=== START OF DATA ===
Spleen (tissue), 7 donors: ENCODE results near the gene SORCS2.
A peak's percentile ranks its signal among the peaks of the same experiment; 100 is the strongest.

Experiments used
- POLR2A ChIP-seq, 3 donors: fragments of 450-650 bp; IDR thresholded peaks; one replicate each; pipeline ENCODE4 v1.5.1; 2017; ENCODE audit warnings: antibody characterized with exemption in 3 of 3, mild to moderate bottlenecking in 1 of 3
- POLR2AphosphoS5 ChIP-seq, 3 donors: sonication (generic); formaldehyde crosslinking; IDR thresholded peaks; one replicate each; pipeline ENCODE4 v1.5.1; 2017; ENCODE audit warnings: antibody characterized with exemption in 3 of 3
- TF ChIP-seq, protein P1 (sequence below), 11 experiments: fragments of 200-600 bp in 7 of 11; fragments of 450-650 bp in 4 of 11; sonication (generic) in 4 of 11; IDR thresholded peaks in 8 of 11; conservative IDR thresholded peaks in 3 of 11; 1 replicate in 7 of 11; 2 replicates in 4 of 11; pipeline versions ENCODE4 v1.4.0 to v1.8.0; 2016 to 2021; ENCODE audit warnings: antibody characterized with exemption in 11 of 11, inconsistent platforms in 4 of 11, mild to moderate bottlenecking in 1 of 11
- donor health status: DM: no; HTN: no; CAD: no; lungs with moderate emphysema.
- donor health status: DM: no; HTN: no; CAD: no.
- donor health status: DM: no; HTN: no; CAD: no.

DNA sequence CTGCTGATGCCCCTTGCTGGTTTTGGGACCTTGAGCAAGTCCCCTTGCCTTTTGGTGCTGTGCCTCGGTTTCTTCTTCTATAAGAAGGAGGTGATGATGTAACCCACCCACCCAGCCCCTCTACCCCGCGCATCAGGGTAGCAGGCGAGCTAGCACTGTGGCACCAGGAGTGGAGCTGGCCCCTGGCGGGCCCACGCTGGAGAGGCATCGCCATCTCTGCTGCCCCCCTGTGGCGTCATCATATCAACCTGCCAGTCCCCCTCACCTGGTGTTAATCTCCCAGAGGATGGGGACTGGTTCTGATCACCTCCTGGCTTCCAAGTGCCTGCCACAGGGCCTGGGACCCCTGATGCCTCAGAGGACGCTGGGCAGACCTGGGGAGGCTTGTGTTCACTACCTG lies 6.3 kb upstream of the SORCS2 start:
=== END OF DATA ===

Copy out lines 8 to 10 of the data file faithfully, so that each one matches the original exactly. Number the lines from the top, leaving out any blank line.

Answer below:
- donor health status: DM: no; HTN: no; CAD: no.
- donor health status: DM: no; HTN: no; CAD: no.

DNA sequence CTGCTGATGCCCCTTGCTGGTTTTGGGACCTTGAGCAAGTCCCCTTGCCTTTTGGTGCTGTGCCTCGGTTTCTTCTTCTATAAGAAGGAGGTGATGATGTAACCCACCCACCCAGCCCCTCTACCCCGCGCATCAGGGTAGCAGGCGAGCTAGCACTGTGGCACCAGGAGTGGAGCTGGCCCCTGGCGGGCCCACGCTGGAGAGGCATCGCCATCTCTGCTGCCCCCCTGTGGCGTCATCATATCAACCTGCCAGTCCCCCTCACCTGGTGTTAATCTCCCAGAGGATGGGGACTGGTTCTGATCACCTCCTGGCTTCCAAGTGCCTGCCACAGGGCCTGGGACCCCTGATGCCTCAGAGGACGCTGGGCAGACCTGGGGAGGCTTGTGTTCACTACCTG lies 6.3 kb upstream of the SORCS2 start: